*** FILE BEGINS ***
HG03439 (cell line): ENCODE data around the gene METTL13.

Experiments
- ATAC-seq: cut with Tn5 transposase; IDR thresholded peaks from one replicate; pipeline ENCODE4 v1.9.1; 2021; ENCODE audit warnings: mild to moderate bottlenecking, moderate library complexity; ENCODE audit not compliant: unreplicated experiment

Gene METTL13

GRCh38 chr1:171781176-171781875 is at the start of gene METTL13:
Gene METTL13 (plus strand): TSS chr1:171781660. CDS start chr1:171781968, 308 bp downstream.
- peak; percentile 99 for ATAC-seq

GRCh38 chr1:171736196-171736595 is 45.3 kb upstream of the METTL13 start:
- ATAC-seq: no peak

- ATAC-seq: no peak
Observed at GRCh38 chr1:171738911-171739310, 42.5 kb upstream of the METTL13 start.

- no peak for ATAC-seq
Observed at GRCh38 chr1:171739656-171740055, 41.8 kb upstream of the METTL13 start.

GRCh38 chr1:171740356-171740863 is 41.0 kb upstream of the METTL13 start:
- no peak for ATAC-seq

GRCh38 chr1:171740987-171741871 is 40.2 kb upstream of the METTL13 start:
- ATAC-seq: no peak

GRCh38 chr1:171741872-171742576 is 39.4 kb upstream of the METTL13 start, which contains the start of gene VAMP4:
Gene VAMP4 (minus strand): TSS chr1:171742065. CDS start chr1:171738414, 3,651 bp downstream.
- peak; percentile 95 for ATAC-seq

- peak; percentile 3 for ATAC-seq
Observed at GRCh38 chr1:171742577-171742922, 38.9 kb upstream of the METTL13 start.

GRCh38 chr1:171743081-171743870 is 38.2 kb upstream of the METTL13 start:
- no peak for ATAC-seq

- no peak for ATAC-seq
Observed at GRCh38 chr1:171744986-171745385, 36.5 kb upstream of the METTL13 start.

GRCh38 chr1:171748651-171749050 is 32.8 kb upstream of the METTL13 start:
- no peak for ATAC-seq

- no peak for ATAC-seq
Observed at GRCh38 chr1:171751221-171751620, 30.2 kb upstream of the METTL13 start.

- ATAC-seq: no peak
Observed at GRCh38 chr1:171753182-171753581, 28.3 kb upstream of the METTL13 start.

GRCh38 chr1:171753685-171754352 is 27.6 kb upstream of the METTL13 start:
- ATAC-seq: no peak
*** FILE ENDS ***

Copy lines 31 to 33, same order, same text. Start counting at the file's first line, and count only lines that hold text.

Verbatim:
- ATAC-seq: no peak
Observed at GRCh38 chr1:171753182-171753581, 28.3 kb upstream of the METTL13 start.

GRCh38 chr1:171753685-171754352 is 27.6 kb upstream of the METTL13 start: